Covering all aspects of photodynamic therapy, 70 expert contributors from the fields of photochemistry, photobiology, photophysics, pharmacology, oncology and surgery, provide multidisciplinary discussions on photodynamic therapy - a rapidly-developing approach to the treatment of solid tumours.;Photodynamic Therapy: Basic Principles and Clinical Applications describes the molecular and cellular effects of photodynamic treatment; elucidates the complex events leading to photodynamics tissue destruction, particularly vascular and inflammatory responses; discusses the principles of light penetration through tissues and optical dosimetry; examines photosensitizer pharmacology and delivery systems; reviews in detail photosensitizer structure-activity relationships; illustrates novel devices that aid light dosimetry and fluorescence detection; and extensively delineates clinical applications, including early diagnosis and treatment.;A comprehensive and up-to-date reference, this book should be useful for oncologists, pharmacologists, surgeons, photobiologists, optical engineers, laser technicians, biologists, physicists, chemists and biochemists involved in cancer research, as well as graduate-level students in these disciplines.
Table of Contents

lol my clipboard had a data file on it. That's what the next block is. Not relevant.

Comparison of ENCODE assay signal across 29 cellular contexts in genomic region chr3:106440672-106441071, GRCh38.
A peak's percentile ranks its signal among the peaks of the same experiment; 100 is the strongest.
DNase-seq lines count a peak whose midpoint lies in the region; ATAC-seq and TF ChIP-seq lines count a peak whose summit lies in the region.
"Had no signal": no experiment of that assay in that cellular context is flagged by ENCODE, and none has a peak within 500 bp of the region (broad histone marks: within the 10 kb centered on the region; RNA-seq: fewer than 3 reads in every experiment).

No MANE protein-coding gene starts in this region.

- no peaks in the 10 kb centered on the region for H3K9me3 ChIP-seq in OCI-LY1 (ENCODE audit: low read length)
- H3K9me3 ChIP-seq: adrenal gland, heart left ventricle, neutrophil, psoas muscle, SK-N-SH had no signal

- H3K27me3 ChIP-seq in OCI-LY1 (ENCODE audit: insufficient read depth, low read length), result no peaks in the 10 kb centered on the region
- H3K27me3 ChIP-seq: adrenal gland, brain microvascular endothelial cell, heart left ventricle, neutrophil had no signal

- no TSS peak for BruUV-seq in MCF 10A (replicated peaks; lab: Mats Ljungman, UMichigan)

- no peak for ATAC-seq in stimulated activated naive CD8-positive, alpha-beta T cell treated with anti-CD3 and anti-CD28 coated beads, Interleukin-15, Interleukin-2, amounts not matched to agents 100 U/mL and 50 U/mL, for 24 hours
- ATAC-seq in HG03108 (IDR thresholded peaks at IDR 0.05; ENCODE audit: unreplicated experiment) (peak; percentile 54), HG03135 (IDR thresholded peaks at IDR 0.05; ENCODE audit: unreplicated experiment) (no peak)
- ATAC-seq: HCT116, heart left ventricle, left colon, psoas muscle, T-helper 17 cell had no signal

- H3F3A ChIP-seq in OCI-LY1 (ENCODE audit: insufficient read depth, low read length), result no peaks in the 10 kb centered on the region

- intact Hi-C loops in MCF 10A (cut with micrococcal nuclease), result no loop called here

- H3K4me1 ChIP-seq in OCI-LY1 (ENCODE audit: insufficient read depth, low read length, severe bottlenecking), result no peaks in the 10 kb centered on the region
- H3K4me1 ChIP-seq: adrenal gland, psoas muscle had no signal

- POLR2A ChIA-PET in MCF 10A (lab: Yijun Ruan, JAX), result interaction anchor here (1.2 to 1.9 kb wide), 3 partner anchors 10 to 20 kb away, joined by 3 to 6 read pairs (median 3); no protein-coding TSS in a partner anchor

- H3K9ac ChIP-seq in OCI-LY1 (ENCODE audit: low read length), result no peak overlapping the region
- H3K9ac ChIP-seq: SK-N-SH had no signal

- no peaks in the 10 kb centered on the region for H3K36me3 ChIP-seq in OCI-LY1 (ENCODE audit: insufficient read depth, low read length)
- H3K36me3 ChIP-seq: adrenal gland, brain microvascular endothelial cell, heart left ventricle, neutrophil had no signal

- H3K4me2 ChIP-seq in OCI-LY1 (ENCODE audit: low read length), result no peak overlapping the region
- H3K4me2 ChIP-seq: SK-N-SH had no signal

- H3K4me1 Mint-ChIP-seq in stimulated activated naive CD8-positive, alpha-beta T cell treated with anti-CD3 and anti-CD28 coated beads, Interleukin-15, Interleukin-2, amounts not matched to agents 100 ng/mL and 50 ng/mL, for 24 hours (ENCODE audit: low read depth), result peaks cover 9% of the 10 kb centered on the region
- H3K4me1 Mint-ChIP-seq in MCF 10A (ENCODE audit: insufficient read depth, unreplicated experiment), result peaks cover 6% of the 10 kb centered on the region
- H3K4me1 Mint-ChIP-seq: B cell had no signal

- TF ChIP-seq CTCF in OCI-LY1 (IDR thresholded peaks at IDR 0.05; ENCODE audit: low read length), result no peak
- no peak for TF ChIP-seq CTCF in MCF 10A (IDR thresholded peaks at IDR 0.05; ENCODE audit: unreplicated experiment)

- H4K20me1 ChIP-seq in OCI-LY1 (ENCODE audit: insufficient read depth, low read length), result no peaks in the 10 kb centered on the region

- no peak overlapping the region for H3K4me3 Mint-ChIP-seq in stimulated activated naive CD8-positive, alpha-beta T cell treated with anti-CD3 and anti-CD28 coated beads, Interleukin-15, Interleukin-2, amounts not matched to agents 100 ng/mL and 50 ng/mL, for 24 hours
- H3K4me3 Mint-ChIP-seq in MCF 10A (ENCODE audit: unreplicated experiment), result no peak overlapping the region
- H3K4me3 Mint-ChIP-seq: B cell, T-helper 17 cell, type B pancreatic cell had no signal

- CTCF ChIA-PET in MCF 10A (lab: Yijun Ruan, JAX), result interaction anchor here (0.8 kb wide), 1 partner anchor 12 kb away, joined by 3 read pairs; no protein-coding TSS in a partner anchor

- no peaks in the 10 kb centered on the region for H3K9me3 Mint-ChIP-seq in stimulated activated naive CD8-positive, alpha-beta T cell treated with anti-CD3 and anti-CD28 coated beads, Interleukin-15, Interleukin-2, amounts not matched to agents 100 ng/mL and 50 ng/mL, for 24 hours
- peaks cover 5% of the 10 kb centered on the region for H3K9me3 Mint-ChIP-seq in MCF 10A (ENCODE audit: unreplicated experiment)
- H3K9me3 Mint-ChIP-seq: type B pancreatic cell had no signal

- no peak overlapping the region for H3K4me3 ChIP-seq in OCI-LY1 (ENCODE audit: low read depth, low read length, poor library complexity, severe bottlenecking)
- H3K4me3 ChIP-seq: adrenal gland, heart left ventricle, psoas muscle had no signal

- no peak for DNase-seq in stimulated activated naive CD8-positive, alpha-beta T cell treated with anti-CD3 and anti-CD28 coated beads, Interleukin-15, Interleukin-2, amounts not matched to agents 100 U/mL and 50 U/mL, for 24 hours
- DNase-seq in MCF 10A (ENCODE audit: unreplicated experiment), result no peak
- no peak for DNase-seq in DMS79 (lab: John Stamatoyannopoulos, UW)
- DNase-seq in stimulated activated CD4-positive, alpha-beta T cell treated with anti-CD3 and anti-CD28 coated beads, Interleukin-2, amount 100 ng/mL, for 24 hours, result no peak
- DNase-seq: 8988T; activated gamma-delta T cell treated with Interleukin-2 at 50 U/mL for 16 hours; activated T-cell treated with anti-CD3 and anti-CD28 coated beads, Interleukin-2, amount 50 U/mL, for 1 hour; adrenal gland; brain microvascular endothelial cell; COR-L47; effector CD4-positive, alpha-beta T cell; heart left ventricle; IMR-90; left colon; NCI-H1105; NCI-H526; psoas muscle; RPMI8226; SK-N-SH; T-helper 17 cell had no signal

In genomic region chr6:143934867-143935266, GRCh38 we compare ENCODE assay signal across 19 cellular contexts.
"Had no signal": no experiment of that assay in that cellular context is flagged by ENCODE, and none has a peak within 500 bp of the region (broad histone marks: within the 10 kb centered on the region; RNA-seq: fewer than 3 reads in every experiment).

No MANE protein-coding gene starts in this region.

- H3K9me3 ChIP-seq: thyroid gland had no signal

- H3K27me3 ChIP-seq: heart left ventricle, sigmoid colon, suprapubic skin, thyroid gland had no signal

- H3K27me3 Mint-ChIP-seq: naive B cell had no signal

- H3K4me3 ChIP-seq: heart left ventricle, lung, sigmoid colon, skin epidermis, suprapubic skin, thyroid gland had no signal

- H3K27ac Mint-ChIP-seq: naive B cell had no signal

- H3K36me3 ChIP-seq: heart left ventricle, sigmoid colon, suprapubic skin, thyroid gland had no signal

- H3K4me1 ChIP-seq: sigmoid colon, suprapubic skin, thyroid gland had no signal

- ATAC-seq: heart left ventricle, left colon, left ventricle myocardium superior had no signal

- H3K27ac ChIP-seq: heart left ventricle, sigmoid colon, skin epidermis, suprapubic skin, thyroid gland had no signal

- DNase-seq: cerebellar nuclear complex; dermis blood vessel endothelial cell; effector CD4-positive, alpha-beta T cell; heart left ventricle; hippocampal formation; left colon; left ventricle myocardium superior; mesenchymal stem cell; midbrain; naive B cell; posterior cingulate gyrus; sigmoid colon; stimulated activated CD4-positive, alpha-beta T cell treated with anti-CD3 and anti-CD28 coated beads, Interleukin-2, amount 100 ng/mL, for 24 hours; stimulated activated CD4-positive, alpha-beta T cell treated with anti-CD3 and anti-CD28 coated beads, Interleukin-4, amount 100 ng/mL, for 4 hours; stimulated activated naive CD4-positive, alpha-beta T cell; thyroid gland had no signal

Historical perspective, Thomas J. Dougherty, et al. Part 1 Molecular and cellular effects of photodynamic therapy: fluorescence and photodynamic effects of phthalocyanines and porphyrins in cells, Johan Moan, et al; photodynamic therapy - membrane and enzyme photobiology, Tom M.A.R. Dubbleman, et al; cellular targets of photodynamic therapy as a guide to mechanisms, Russell Hilf; cellular stress responses following photodynamic therapy, Stefan W. Ryter, et al; basic photobiology and mechanisms of action of phthalocyanines, Ehud Ben-Hur; cationic sensitizers, combination therapies, and new methodologies, Allan R. Oseroff; bacterial and viral photodynamic inactivation, Zvi Malik, et al. Part 2 Tissue effects of photodynamic therapy: determinants for photodynamic tissue destruction, David A. Bellnier and Barbara W. Henderson; photosensitizing dyes related to hematoporphyrin derivative - structure-activity relationships, David Kessel, et al; phthalocyanines and related compounds - structure activity relationships, Benoit Paquette and Johan E. van Lier; reduced porphyrins as photosensitizers - synthesis and biological effects, Alan R. Morgan; low density lipoproteins-liposome delivery systems for tumour photosensitizers in vivo, Giulio Jori; photosensitizer delivery mediated by macro-molecular carrier systems, Tayyaba Hasan; normal tissue damage following photodynamic therapy - are there biological advantages?, Hugh Barr and Stephen G. Bown. Part 3 Clinical applications of photodynamic therapy: clinical photodynamic therapy - the continuing evolution, Stuart L. Marcus; photodynamic therapy in treatment of early cancer, Yoshihiro Hayata and Harubumi Kato; palliation for endobronchial tumours in lung cancer, Anne-Marie Regal; innovative photodynamic therapy at the National Cancer Institute - intraoperative, intracavitary treatment, Harvey I. Pass and Thomas F. DeLaney; clinical application of photodynamic therapy - German collaborative studies, Kieter Jocham, et al; photodynamic therapy - an eight-year experience, James S. McCaughan, et al. Part 4 Photophysics and photodynamic therapy technology: light delivery and optical dosimetry in photodynamic therapy of solid tumours, Willem M. Star, et al; the implications of photobleaching for photodynamic therapy, Lars O. Svaasand and William R. Potter; laser spectroscopy in medical diagnostics, Stefan Andersson-Engels, et al.